Light for stained glass window?
February 21, 2005 12:37 PM   Subscribe

I recently restored a nice stained glass window that we have hung on a wall.

It is mostly amber colored glass, and I painted the wall behind it white in hopes that it would bring out more illumination of the glass color. Now we're thinking of putting a light behind it.
The question is, what type of light would be best to give a kind of ambient glow behind the glass, wherein the source of the light would not be definite. We are US 110volt, would a cathode type light like the ones used in computer mods work?
Help me see the light...
posted by Heatwole to Home & Garden (9 answers total)
 
How far is it hanging off the wall? You know they make those "pushlight" things that you can just stick on a wall, and they give off a nice, soft glow. This one is battery operated (lame) but I know they make some that you can wire yourself.
posted by Baby_Balrog at 12:53 PM on February 21, 2005


Have you thought of painting the area behind the glass with a highly-reflective paint? A nice metallic paint like the kind used in street signs might work nicely. As a teenager I collected handicap parking signs (terrible, I know) and hung them in my room. They would glow with the very slightest illumination from cars passing through my cul-de-sac, even light diffused through a hedge and mostly blocked by venetian blinds.
posted by mds35 at 12:53 PM on February 21, 2005


You'd have to do one of two things. Either put a light box / diffuser of some sort (think light table or slide viewer), or line the whole edge of the window with those tubes. Either would work, light box would look artificial (and the light color would be yellow, esp. as the diffuser ages) but would be cheaper, depending on how much you can spend the cathode tubes could be done really nicely, but it'd be complicated to put together.
posted by SpecialK at 12:53 PM on February 21, 2005


On post: MDS has a really good idea.

You can get white retroreflective tape and line a board or the wall behind the sign. You won't necessarily be able to use paint, but retroreflective is what you want.

Retroreflective material directs light directly back at the source. It's what they use on street signs, safety vests, and other high-vis stuff these days.
posted by SpecialK at 12:54 PM on February 21, 2005


Stupid question, maybe, but why not hang it in front of a window? No matter what kind of light you use, it would be difficult to bring in the intensity of normal daylight, even on a cloudy day. This doesn't help a night, but then, stained glass as developed in churches, etc., was intended to seen by day, not by night.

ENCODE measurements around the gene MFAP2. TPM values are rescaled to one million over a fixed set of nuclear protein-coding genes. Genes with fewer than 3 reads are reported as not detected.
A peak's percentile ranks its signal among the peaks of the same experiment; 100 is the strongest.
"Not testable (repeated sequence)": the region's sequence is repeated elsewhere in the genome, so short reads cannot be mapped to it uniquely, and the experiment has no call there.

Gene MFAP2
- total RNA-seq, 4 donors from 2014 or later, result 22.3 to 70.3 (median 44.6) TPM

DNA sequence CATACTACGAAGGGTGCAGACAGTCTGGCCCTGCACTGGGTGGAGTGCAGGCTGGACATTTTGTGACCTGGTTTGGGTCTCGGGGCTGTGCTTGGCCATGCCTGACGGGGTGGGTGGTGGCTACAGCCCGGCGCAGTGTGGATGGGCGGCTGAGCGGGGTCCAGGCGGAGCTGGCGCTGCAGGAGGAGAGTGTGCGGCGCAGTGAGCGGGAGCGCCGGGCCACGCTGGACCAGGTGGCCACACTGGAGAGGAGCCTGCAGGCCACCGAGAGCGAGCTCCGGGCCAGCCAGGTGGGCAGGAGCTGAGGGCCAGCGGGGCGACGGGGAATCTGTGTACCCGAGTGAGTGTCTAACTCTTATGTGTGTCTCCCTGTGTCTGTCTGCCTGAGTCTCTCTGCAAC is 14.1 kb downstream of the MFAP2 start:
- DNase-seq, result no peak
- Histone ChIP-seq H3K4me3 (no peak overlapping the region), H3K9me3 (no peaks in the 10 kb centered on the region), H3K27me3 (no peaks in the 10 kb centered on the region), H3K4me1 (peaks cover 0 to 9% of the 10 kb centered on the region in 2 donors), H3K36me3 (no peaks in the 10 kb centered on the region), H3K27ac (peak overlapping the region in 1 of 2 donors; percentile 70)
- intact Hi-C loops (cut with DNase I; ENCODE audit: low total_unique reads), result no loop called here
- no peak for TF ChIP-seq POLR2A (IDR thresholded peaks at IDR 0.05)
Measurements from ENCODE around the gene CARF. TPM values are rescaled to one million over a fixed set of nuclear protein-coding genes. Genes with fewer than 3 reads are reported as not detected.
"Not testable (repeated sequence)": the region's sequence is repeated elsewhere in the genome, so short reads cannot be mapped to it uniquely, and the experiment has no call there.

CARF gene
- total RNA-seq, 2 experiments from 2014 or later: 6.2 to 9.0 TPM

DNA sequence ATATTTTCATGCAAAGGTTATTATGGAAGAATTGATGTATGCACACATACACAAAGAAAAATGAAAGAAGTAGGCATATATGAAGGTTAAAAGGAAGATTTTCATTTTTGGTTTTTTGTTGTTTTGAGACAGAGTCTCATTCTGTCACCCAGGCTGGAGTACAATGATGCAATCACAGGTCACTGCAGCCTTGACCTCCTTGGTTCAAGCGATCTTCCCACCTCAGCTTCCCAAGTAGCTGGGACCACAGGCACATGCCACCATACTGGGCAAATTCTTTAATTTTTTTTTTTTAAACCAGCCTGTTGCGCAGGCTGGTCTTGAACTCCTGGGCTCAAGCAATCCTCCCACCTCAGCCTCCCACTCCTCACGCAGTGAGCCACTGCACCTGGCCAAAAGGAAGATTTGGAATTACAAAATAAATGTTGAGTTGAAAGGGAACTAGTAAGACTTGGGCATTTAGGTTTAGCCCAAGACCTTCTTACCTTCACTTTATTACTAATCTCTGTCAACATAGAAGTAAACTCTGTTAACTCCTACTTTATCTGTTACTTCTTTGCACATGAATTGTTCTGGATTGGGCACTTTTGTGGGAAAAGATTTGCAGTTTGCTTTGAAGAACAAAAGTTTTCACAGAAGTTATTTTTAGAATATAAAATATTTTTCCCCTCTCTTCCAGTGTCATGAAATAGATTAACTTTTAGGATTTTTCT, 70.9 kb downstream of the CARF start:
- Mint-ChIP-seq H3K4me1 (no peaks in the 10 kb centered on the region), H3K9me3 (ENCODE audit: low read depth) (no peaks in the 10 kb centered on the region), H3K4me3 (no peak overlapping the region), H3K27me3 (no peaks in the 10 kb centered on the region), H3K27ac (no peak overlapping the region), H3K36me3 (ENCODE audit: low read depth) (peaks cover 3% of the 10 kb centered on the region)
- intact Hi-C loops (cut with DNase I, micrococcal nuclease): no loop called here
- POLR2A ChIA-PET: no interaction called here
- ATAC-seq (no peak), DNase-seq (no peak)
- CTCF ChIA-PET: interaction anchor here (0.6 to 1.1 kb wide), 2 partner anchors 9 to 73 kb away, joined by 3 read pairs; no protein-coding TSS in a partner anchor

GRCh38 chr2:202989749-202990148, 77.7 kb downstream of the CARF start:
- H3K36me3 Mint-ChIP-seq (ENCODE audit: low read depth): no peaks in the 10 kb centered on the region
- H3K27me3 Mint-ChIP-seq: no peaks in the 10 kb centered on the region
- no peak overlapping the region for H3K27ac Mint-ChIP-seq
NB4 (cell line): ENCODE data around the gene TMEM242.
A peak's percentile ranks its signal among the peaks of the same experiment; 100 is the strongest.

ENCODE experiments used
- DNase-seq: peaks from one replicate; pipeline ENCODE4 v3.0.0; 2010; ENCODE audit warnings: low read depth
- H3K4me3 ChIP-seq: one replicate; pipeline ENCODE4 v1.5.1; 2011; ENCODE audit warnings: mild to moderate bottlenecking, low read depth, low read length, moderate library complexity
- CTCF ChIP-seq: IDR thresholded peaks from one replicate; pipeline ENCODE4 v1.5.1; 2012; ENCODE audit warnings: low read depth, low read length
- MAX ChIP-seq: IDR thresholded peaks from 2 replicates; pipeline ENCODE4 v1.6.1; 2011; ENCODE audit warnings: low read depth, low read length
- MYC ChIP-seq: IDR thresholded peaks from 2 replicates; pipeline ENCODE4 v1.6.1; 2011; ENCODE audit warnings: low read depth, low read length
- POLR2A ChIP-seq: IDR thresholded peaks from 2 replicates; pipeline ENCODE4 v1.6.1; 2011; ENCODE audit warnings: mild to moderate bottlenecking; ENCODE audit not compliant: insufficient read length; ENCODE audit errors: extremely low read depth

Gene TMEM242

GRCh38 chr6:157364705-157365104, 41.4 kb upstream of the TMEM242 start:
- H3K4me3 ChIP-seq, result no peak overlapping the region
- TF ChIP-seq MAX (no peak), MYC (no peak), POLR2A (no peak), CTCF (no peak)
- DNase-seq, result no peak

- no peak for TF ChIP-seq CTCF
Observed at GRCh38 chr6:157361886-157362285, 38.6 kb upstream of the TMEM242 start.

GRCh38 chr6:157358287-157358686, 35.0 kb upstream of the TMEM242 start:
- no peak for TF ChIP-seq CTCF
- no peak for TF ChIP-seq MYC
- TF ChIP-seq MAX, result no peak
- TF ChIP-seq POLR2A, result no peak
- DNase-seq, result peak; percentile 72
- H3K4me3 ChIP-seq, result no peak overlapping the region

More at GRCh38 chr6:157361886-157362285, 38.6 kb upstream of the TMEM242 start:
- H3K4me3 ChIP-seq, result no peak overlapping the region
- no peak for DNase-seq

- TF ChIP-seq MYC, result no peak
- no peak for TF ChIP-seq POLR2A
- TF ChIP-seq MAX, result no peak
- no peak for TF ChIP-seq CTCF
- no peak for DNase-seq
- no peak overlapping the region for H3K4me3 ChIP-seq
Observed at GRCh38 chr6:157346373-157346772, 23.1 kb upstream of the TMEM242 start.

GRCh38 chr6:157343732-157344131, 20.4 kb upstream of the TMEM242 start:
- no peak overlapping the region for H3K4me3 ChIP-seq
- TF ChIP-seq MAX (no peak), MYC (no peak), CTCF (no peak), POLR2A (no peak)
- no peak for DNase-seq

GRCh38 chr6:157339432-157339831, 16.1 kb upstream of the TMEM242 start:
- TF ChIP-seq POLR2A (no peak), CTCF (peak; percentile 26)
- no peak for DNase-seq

posted by beagle at 1:40 PM on February 21, 2005


i doubt retroreflective is going to work well. it does the job for signs because you're typically in a car with headlights, which are reflected back at you. in your case you aren't going to have a light aligned with the person looking at the window. in a bedroom at night it's cool to see intermittent flashes of light, but here you want something steady and fairly bright, even when the room is lit.

it's a lot of work, but assuming it's a large window i'd make a frame with a fairly wide border and place fluorescent tubes inside the border. tubes are low wattage (to avoid heat problems) and a long, extended source down both sides (even better, along top + bottom too) that doesn't light directly, but illuminates the white wall behind, is probably the best way to get an even spread of light. if it's too uneven, you may need to add a sheet of translucent plastic too.

cold cathode lamps might work - i know nothing about them - but i think the most imporant thing is to use long lights rather than point sources, and make sure the lighting is indirect.
posted by andrew cooke at 2:58 PM on February 21, 2005


If it has some sort of a frame, you could look into rope lighting just behind it. I've seen it used well on the tops of cabinets, inside bookcases to show off display items, etc. Great for that "ambiant glow" look, especially if you run it all the way around the inside of the frame on the back.
posted by true at 4:51 PM on February 21, 2005


googling around, it seems that there are various commercial illuminated frames available. try googling for "edge illuminated", "illuminated poster frame" etc. depending on the size of the window, you might even be able to use one of those directly.
posted by andrew cooke at 5:03 PM on February 21, 2005


LED strip lighting. Google turns up many suppliers, I've no idea which are good.
posted by sfenders at 6:26 PM on February 21, 2005


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